The European Council, a collective body that defines the European Union’s overall political direction and priorities, adopted new rules to improve the way crowdfunding platforms operate across the EU.
The new framework, which is part of the capital markets union’s project and aims at providing easier access to new financing sources, will remove barriers for crowdfunding platforms to provide their services cross-border by harmonising the minimum requirements when operating in their home market and other EU countries.
The new rules will cover crowdfunding campaigns of up to EUR 5 million over 12 months. Larger operations will be regulated by MiFID and the prospectus regulation.
Reward- and donation-based crowdfunding fall outside the rules’ scope since they cannot be regarded as financial services.
Among the main things of interest, there are new rules to provide investors with higher layers of protection. Those include transparency and accessibility to information; a credit risk assessment; and the issue of a risk warning where necessary.
1. TRANSPARENT INFORMATION (INCLUDING DEFAULT RATES)
With regard to the information provided to non-sophisticated investors (i.e. retail clients), crowdfunding services have to disclose the default rates of the crowdfunding projects offered on their platforms over the last 36 months.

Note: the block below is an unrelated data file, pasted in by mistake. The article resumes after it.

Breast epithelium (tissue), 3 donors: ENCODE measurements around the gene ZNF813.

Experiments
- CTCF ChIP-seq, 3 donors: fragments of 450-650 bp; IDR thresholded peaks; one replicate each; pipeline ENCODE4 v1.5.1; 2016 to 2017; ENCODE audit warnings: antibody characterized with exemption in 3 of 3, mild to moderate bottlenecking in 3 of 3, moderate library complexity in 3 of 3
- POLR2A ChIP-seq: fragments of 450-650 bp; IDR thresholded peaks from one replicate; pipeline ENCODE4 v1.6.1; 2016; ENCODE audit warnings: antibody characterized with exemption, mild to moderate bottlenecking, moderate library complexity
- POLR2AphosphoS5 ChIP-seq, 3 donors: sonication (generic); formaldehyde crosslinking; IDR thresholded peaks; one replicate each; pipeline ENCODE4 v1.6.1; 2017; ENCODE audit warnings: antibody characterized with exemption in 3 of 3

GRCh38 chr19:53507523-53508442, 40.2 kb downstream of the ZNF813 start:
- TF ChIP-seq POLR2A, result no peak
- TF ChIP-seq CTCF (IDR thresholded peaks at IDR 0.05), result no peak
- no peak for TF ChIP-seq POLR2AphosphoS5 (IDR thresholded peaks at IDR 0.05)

Moreover, they have to keep all records related to services and transactions for a period of at least 5 years and make them immediately accessible by the client at all times.
2. CREDIT RISK ASSESSMENT
Crowdfunding marketplaces have also to assess whether and which services offered are appropriate for the prospective non-sophisticated investors.
In this regard, they have to require them to simulate their ability to bear losses, calculated as 10% of their net worth.
3. RISK WARNING
Where prospective non-sophisticated investors do not provide such information or where they have insufficient knowledge, skills or experience, a risk warning has to be issued stating the risk of losing the entirety of the money invested.
THE NEW ROLE OF ESMA
The framework defines common authorisation and supervision rules for national competent authorities. The European Securities and Markets Authority (ESMA) will have an enhanced role to facilitate coordination and cooperation, through a binding dispute mediation mechanism and the development of technical standards.
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